Full disclosure: I was given a copy of this book free of charge by the publisher for review purposes. They placed no restrictions on what I could say and left me to be as critical as I wanted so the above review is my own honest opinion."
Image

PhD Candidate Talks About the Physics of Space Battles Screenshot-sm 361

darthvader100 writes "Gizmodo has run an article with some predictions on what future space battles will be like. The author brings up several theories on propulsion (and orbits), weapons (explosives, kinetic and laser), and design. Sounds like the ideal shape for spaceships will be spherical, like the one in the Hitchhiker's Guide movie."

Submission + - Man Controls Cybernetic Hand with Thoughts (unicampus.it)

MaryBethP writes: Scientists in Italy announced Wednesday that Pierpaolo Petruzziello, a 26-year-old Italian who had lost his left forearm in a car accident, was successfully linked to an artificial limb that was neural planted in the median and ulnar nerves. He has learned to control the artificial limb with his mind. According to cnet, Petruzziello says he could feel sensations in it, as if the lost arm had grown back again.

http://news.cnet.com/8301-17938_105-10408139-1.html

Patents

Submission + - Federal Appeals Court Tosses Spam Patent (patentlyo.com)

Zordak writes: Dennis Crouch's Patently-O is running a news item about U.S. patent 6,631,400, which has claims drawn to a method of making sure enough people get your spam. A federal district court had overturned the patent as anticipated, obvious, and not drawn to patentable subject matter. The Federal Circuit, the appeals court which hears patent matters, upheld the finding of obviousness, thus invalidating the patent.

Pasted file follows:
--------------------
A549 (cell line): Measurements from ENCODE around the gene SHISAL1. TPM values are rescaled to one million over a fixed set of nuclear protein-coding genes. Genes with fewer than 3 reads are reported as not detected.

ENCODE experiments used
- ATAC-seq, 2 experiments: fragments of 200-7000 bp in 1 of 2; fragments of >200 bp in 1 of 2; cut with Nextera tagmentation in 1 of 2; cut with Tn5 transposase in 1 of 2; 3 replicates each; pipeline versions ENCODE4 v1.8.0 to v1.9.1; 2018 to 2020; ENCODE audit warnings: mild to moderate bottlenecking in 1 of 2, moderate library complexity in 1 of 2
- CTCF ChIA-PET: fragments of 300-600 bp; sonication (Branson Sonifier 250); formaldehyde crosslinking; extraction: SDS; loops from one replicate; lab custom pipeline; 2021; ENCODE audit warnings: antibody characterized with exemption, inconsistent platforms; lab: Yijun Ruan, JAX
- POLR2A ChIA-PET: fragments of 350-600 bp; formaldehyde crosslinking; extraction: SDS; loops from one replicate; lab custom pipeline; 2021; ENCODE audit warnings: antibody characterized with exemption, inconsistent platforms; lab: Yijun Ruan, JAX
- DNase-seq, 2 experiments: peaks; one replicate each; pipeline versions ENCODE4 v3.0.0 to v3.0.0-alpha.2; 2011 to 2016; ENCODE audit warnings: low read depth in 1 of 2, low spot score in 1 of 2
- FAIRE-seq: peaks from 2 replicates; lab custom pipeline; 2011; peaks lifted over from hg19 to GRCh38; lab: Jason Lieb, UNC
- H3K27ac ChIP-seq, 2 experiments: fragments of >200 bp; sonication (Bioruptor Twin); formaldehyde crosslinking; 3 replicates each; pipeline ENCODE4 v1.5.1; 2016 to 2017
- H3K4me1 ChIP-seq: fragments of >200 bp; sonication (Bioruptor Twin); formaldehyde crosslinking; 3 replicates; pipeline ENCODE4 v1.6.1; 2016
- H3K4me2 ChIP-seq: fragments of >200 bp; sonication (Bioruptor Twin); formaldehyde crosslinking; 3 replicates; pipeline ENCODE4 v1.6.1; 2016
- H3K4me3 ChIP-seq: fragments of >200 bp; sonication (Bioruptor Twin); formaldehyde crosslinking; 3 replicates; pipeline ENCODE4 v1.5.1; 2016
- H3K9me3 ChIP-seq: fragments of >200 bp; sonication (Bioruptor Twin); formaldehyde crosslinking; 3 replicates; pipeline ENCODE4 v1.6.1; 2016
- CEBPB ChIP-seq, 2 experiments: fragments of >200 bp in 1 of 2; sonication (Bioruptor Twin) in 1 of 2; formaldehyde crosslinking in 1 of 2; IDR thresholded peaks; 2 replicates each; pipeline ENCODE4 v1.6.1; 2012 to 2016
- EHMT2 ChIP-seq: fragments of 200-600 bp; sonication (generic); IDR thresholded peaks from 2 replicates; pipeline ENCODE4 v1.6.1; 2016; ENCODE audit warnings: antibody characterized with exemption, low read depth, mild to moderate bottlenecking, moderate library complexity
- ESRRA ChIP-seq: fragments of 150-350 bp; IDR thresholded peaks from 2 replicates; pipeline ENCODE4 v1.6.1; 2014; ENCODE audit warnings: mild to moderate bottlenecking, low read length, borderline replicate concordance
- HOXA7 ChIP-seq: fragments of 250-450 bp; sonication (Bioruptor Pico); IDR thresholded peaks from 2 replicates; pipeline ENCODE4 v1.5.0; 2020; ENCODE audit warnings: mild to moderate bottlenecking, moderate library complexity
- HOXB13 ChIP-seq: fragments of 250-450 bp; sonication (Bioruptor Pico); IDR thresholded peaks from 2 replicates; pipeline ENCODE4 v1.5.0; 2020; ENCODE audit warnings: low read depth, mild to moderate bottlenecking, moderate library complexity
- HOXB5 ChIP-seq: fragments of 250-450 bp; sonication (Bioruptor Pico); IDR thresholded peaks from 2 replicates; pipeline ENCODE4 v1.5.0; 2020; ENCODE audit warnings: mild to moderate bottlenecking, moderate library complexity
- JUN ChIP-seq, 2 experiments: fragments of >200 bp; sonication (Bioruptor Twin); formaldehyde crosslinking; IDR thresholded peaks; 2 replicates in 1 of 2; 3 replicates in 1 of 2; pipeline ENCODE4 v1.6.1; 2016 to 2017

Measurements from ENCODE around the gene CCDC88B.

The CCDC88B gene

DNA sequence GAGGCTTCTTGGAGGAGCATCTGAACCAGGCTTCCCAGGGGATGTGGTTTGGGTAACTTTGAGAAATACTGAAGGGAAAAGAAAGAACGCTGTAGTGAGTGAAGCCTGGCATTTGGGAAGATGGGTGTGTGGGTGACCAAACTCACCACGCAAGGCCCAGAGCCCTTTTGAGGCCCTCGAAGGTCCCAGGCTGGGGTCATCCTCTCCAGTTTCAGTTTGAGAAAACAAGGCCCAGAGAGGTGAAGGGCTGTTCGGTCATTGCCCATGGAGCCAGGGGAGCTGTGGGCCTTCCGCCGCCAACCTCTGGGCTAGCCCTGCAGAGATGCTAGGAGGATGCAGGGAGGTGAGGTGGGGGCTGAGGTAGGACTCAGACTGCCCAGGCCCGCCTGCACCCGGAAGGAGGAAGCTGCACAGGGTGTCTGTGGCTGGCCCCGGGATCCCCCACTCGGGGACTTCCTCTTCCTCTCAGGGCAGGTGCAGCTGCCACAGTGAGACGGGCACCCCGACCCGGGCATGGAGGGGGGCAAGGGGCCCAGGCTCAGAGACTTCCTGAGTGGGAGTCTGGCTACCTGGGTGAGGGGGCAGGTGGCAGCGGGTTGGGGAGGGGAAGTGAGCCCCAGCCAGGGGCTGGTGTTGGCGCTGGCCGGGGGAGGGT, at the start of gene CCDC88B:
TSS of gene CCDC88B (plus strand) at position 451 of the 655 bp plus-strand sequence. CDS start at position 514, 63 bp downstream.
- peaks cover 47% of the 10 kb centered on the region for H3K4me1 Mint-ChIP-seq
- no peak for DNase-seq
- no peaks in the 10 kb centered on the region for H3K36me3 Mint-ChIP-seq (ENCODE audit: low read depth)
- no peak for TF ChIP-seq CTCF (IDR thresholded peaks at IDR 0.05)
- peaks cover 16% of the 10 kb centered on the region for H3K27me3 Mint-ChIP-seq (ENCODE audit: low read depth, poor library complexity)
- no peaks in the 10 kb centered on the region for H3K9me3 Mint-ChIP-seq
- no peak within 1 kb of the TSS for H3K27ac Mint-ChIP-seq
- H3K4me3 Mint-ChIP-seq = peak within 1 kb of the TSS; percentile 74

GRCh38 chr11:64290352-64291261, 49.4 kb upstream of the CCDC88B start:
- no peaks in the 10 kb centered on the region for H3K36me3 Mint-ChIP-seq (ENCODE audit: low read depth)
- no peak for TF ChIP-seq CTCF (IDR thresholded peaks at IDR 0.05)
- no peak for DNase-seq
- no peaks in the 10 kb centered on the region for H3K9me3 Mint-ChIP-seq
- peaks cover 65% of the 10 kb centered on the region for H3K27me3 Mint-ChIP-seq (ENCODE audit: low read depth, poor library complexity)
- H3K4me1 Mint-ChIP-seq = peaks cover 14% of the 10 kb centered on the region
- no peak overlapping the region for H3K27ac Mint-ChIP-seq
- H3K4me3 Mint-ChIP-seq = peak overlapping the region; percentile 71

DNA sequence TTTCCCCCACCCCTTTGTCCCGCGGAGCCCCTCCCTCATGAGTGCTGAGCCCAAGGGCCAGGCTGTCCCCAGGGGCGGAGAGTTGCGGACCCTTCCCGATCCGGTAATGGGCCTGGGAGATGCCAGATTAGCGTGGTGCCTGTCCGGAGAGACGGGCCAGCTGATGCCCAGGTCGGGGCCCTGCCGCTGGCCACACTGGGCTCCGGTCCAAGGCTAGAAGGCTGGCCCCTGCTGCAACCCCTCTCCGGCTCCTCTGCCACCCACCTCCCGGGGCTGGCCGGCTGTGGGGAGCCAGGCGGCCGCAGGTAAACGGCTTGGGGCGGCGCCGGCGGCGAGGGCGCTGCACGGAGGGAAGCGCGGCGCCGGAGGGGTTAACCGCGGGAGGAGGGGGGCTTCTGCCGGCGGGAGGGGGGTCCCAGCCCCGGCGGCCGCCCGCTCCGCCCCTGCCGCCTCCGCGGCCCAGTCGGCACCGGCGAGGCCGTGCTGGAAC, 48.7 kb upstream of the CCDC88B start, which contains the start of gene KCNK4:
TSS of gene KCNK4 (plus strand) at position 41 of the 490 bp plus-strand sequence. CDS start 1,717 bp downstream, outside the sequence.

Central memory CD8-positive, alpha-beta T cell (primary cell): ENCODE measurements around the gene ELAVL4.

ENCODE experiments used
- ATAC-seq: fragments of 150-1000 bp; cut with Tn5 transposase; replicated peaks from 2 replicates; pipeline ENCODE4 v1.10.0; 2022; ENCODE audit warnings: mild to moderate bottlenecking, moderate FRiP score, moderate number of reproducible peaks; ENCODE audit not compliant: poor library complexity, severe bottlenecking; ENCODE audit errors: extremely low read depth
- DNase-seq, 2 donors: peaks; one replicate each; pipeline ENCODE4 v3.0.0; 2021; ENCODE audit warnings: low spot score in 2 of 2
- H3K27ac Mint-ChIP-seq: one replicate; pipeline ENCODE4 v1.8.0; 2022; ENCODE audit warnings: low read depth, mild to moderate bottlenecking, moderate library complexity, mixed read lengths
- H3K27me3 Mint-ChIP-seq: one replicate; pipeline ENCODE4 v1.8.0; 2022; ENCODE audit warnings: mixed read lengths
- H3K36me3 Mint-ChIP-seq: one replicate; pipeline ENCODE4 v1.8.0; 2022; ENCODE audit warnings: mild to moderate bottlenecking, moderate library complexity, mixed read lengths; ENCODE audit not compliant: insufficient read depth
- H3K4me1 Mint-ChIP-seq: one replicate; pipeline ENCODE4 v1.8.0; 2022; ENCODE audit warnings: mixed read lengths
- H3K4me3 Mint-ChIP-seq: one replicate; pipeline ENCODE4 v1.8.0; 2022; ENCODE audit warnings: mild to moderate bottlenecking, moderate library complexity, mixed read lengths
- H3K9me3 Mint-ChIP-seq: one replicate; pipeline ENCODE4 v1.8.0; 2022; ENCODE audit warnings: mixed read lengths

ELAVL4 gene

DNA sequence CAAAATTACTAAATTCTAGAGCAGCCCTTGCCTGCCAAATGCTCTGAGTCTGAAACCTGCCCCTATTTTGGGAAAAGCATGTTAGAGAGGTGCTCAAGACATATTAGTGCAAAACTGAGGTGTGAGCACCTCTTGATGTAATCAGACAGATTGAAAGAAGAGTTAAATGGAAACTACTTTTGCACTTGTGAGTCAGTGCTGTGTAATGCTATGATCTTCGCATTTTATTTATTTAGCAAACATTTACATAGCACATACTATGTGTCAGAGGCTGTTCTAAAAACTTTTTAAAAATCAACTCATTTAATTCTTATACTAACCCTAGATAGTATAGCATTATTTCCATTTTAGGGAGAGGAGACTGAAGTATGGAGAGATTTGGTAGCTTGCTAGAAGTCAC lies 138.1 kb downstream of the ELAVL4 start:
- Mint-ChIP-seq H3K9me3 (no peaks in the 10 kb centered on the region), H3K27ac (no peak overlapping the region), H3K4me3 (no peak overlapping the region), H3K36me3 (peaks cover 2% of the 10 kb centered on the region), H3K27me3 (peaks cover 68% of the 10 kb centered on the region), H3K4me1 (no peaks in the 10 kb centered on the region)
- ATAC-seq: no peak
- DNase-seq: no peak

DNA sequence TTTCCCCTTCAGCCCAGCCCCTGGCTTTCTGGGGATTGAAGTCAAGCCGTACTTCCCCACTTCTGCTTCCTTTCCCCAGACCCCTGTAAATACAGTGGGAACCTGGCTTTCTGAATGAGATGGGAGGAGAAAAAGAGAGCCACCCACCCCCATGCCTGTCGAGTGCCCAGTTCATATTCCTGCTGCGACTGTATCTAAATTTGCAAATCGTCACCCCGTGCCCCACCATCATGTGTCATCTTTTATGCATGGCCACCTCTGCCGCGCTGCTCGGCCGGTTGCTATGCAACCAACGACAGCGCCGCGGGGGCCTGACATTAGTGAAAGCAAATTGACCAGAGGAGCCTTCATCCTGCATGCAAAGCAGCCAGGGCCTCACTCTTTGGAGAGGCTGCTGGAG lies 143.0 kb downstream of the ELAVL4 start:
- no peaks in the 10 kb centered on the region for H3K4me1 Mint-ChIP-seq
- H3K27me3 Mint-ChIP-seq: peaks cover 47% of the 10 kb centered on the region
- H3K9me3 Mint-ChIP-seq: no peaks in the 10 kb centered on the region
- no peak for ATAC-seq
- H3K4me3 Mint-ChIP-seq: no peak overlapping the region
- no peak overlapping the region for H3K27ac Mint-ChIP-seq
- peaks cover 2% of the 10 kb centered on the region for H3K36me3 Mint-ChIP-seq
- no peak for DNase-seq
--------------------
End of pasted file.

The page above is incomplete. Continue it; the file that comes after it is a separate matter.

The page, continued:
Earth

Swarm of Giant Jellyfish Capsize 10-Ton Trawler 227

Hugh Pickens writes "The Telegraph reports that the Japanese trawler Diasan Shinsho-maru has capsized off the coast of China, as its three-man crew dragged their net through a swarm of giant jellyfish (which can grow up to six feet in diameter and travel in packs) and tried to haul up a net that was too heavy. The crew was thrown into the sea when the vessel capsized, but the three men were rescued by another trawler. Relatively little is known about Nomura's jellyfish, such as why some years see thousands of the creatures floating across the Sea of Japan on the Tsushima Current, but last year there were virtually no sightings. In 2007, there were 15,500 reports of damage to fishing equipment caused by the creatures. Experts believe that one contributing factor to the jellyfish becoming more frequent visitors to Japanese waters may be a decline in the number of predators, which include sea turtles and certain species of fish. 'Jellies have likely swum and swarmed in our seas for over 600 million years,' says scientist Monty Graham of the Dauphin Island Sea Lab in Alabama. 'When conditions are right, jelly swarms can form quickly. They appear to do this for sexual reproduction.'"
Businesses

Should You Break TOS Because Work Asks You? 680